ANKARA, Turkey — A Turkish ship left for Israel on Friday carrying aid for Gaza as part of a deal between Ankara and the Jewish state to mend ties after years of acrimony.
Turkey and Israel were formerly close regional allies, but fell out in 2010 when Israeli commandos killed 10 Turkish activists when they came under attack as they sought to commandeer a Turkish vessel that was seeking to breach the security blockade on Hamas-run Gaza.
As part of a breakthrough deal reached this week to restore relations, Turkey will send regular humanitarian aid to Gaza’s Palestinian residents via Israel.
The Lady Leyla, a Panama-flagged ship loaded with over 10,000 tonnes of supplies including food and toys, set off from the southern port of Mersin, television images showed.
The NTV network reported it would take 30 hours to reach Israel and the aid — to be transferred overland from Israel’s Ashdod Port, in accordance with the blockade — would arrive in Gaza before Eid celebrations on Tuesday marking the end of Ramadan.
Turkey’s ruling Islamic-rooted AKP party has friendly ties with Gaza’s Hamas rulers, and President Recep Tayyip Erdogan has been a vocal supporter of the Palestinian cause. But Erdogan earlier this week slammed the organizers of the 2010 flotilla for not having sought his permission to sail, and the reconciliation deal with Israel provides for Turkish aid to reach the Strip via Israel, as Israel has always demanded.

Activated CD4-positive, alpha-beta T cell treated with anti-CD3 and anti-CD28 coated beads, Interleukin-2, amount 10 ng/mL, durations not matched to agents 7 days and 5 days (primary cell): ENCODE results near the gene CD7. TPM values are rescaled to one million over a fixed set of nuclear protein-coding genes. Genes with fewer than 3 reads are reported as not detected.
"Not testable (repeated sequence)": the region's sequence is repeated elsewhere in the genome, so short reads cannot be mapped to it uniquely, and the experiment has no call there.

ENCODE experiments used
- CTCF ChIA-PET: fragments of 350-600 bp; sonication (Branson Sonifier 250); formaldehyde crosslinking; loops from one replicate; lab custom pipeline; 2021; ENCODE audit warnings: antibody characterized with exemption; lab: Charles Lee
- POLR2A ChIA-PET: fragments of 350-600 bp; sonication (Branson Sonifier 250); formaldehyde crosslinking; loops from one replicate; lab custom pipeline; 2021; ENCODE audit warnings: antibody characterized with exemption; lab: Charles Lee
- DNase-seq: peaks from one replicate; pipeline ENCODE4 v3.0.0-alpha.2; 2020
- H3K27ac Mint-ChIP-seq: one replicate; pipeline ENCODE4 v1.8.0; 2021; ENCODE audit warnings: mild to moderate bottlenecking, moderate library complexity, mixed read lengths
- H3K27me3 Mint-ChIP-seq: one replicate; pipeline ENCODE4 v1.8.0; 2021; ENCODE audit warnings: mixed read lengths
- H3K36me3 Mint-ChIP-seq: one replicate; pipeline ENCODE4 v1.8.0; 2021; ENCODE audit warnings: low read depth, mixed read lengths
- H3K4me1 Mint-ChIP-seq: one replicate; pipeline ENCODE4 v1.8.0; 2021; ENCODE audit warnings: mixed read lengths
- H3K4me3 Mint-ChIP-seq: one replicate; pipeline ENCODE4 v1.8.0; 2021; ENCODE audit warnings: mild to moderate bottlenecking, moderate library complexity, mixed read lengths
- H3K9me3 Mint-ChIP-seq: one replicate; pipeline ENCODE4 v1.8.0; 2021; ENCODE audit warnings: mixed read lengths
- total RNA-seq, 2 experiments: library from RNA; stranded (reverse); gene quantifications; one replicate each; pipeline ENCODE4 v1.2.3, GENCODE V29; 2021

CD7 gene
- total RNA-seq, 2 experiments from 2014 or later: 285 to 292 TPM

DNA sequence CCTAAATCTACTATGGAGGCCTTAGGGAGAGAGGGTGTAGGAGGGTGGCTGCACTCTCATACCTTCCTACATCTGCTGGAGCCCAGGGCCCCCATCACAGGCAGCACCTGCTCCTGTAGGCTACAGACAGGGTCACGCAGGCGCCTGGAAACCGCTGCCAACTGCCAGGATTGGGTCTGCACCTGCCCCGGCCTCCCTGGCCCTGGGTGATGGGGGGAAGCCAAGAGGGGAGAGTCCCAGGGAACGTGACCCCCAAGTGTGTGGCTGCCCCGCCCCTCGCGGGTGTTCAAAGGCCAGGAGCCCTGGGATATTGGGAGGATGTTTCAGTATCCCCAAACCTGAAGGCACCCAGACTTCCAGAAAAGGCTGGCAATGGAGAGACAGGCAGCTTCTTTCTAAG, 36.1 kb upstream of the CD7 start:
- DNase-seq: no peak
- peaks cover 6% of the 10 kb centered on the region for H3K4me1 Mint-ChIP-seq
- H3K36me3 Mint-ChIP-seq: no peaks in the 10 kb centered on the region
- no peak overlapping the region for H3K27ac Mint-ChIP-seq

Israel maintains the blockade to prevent terror group Hamas, which took power in Gaza in a 2007 coup against the Palestinian Authority, from importing weaponry to advance its goal of wiping out the Jewish state.
Israel offered an apology and compensation over the deadly raid to secure the thaw with Turkey.
Ankara will also invest in infrastructure projects in Gaza under the plan.
Turkish presidential spokesman Ibrahim Kalin said Tuesday that the ship’s departure would be “the first test to see if Israel will play a facilitator role,” in easing the situation in Gaza.